Daniel Libeskind designs Milan Expo pavilion
for Chinese developer Vanke

| 5 comments

News: New York-based architect Daniel Libeskind has proposed a twisted reptilian structure for the first ever expo pavilion for a stand-alone Chinese company (+ movie).

Daniel Libeskind Milan Expo Pavilion Vanke

Designed for Vanke, China's largest property developer, the Shitang pavilion is already under construction at the Milan Expo 2015 site, and was conceived by Daniel Libeskind as a sinuous volume with a scaly outer skin.

Daniel Libeskind Milan Expo Pavilion Vanke

Ancient Chinese teachings and Renaissance art are cited as some of the inspirations for the building, whose twisted shape is intended to create a "continuous flow" between inside and outside spaces. A staircase will also curve around the exterior, leading up to a rooftop terrace.

Responding the Expo theme Feeding the Planet, Energy for Life, New York exhibition designer Ralph Appelbaum and Chinese graphic designer Han Jiaying will work with Libeskind to create an interior described by Vanke as a "virtual forest". This will feature 300 multimedia screens, offering a look at the role of the dinner table in Chinese communities.

Daniel Libeskind Milan Expo Pavilion Vanke

"In keeping with the theme of Expo Milano, Feeding the Planet, Energy for Life, we proposed the concept 'Shitang' for the Vanke Pavilion," said Vanke chairman Wang Shi.

"Shitang in Chinese means 'table'. We thus want to express our idea of urbanisation and community through the experience of food. Indeed, food is one of the most effective ways to understand a culture: the ritual of eating and talking together is important in every community because by eating together it is possible to get to know each other better," he said.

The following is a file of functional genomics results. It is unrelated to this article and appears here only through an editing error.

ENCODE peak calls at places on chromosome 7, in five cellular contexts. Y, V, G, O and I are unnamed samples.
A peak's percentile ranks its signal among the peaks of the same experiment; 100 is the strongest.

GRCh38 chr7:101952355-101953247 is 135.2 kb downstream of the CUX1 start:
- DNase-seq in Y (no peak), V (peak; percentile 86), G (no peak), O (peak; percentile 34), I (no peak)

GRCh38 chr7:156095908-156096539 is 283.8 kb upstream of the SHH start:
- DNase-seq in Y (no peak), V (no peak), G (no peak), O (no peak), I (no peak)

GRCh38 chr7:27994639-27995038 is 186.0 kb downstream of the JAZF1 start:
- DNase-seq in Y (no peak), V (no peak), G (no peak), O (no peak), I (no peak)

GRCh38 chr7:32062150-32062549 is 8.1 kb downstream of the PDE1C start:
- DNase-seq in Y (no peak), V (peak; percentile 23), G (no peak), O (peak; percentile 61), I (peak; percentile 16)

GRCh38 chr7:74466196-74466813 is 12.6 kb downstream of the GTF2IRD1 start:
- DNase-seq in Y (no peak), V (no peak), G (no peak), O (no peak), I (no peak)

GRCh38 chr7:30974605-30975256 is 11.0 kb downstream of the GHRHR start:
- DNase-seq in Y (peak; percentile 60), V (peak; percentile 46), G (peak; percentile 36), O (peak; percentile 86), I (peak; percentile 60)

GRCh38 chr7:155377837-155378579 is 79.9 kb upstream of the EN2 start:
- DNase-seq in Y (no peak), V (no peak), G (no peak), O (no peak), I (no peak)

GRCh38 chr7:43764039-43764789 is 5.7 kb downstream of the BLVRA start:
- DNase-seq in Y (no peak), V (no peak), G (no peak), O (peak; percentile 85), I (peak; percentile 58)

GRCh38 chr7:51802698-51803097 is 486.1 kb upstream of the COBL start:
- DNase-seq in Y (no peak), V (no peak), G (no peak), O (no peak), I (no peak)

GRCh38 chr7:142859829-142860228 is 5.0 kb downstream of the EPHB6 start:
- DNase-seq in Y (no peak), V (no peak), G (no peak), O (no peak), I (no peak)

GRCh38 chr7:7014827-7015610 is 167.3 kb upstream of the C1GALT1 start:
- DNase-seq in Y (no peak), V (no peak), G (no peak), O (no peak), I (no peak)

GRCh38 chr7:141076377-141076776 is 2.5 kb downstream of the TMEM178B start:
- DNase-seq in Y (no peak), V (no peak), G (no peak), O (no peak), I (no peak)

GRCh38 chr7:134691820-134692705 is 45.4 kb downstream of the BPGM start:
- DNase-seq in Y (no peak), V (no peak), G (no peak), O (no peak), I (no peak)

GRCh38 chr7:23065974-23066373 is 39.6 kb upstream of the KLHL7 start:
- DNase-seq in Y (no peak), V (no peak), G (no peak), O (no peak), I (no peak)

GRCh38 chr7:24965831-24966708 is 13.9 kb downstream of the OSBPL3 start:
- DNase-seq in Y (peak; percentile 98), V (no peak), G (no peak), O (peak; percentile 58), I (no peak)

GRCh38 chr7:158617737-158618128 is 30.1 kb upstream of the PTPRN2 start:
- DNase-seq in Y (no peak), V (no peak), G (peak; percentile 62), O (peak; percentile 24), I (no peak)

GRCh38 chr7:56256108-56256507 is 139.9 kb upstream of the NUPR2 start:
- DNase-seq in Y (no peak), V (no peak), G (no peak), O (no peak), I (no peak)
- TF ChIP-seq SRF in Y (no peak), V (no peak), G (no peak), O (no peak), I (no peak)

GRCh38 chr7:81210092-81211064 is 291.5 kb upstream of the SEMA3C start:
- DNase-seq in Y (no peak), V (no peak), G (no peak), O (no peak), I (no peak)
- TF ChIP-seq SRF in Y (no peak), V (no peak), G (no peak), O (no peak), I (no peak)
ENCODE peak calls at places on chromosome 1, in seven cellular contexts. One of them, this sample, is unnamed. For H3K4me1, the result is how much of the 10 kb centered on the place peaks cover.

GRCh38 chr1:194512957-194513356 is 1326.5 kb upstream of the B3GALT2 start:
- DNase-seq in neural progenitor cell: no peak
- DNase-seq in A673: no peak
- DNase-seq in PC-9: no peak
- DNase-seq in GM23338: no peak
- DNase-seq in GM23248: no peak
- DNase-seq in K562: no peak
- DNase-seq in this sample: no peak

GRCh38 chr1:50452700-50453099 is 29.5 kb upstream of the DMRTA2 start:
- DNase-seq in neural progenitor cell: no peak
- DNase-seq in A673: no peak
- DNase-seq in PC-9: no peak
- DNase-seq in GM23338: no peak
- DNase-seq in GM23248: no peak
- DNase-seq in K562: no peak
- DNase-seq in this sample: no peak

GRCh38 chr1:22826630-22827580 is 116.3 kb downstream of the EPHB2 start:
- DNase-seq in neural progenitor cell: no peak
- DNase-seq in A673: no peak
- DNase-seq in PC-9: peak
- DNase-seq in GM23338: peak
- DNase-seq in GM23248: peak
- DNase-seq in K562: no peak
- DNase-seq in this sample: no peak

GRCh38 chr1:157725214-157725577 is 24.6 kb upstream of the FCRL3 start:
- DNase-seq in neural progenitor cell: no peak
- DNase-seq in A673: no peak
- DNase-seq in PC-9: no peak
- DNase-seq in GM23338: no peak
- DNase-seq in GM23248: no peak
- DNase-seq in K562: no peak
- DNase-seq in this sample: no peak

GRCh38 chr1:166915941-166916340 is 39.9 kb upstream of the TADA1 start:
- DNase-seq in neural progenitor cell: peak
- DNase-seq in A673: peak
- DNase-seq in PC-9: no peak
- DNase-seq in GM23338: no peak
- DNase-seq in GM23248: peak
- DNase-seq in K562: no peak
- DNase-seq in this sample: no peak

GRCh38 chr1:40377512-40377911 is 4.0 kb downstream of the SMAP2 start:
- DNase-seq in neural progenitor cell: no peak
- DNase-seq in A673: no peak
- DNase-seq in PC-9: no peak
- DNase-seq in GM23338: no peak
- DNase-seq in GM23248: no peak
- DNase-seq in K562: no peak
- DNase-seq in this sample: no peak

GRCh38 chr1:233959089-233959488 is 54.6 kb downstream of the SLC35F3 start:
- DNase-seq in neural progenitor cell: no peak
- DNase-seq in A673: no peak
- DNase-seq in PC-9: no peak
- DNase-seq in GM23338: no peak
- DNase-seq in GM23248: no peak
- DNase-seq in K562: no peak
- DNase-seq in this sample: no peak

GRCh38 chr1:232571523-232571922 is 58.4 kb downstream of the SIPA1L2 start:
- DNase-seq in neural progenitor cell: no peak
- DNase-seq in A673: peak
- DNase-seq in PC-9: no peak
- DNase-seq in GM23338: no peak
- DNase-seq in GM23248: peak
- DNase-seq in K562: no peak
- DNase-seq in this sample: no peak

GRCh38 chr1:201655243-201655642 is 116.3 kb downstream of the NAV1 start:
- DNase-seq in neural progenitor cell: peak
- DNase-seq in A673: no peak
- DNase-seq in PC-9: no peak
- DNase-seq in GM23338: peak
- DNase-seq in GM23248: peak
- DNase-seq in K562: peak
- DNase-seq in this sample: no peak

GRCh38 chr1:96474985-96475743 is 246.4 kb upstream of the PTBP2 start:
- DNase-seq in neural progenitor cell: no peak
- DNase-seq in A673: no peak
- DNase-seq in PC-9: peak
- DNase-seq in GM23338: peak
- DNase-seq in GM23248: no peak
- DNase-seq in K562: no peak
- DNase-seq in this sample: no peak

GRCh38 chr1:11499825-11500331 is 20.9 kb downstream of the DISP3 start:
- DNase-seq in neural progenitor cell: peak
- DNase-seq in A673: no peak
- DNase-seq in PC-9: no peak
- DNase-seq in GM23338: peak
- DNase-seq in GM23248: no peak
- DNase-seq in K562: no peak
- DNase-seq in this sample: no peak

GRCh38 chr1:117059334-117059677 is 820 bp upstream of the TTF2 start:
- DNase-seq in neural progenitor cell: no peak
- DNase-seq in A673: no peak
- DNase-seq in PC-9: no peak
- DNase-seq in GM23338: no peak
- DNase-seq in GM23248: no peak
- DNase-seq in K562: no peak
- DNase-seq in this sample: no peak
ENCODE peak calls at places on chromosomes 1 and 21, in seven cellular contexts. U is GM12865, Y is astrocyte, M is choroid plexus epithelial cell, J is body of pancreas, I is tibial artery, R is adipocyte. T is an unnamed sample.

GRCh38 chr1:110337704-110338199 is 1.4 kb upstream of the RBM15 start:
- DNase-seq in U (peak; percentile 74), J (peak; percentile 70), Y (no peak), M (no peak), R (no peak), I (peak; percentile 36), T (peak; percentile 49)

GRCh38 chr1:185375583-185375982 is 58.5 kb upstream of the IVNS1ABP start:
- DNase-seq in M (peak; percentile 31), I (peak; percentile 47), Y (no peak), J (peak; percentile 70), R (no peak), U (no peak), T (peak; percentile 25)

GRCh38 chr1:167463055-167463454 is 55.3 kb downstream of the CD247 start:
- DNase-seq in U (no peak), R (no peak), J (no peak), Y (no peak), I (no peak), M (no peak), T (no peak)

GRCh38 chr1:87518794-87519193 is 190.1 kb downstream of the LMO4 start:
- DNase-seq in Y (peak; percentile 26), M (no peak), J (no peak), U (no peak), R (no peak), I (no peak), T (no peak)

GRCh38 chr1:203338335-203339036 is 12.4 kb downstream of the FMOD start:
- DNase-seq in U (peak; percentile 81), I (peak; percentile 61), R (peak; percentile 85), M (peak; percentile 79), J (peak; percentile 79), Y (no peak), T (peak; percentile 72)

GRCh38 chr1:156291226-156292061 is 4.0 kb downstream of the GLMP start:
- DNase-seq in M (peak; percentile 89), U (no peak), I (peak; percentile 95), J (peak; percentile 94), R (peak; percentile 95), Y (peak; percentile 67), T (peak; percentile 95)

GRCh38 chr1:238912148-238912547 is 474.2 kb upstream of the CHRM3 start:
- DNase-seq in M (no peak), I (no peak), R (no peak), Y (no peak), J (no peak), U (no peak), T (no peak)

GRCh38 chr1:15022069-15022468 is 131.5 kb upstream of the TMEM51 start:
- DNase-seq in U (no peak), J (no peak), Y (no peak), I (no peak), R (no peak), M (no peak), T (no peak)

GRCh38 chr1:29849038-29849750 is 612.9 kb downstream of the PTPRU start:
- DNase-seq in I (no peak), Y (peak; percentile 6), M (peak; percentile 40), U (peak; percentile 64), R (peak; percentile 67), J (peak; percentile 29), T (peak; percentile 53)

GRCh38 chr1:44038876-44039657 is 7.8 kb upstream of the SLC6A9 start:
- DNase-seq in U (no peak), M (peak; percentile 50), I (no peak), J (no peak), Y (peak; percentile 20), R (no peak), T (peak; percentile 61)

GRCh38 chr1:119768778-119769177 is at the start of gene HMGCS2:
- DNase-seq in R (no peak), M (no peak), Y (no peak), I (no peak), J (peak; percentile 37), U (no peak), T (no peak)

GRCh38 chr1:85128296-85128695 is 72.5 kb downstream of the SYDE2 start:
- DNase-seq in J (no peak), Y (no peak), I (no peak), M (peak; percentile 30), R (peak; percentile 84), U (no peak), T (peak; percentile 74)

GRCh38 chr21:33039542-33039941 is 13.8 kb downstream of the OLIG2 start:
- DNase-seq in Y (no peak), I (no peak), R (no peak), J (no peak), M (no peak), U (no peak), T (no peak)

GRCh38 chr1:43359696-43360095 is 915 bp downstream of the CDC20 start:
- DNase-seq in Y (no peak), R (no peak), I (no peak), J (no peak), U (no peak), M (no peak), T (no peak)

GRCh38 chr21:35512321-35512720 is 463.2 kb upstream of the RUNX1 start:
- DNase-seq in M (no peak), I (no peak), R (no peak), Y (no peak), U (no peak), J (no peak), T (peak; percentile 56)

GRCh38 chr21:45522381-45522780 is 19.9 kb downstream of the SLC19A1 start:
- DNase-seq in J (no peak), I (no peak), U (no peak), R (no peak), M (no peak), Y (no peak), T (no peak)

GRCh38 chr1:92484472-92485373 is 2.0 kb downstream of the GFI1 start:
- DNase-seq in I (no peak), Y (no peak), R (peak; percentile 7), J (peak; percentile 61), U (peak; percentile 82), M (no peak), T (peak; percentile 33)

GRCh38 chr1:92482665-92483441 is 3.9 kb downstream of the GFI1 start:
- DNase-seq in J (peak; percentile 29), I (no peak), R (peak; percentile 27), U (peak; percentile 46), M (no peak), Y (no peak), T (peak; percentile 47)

Daniel Libeskind Milan Expo Pavilion Vanke

Libeskind has previously said that he would not work in China on ethical grounds and urged architects to "think twice" about building in the country. Later that same year it was revealed by UK architecture newspaper BD that his practice was working on a 25,000-square-metre public building in Hong Kong.

"This is not a dogmatic idea for Daniel," Nina Libeskind told BD in 2008. "Its a personal thing for him. We've seen what has happened in Tibet, but there is a rule of law in Hong Kong that Daniel is comfortable with."

Daniel Libeskind Milan Expo Pavilion Vanke

China unveiled the design for its national pavilion earlier this year. Designed by New York firm Studio Link-Arc and a team from Tsinghua University, it will feature an undulating roof and an indoor field.

  • Derek_V

    Ah Daniel Libeskind… the same Daniel Libeskind of “I will not work in authoritarian countries” fame?
    Well, well, well. How do you spell ‘hypocrite’ Daniel?

    I am not against working in China at all and have always laughed at the ridiculous moralist posturing of certain architects like the above.

  • Wolfie

    This awfully reminds me of the endangered pangolin the Chinese eat as a delicacy!

  • Luis Fraguada

    Someone learned to use Grasshopper!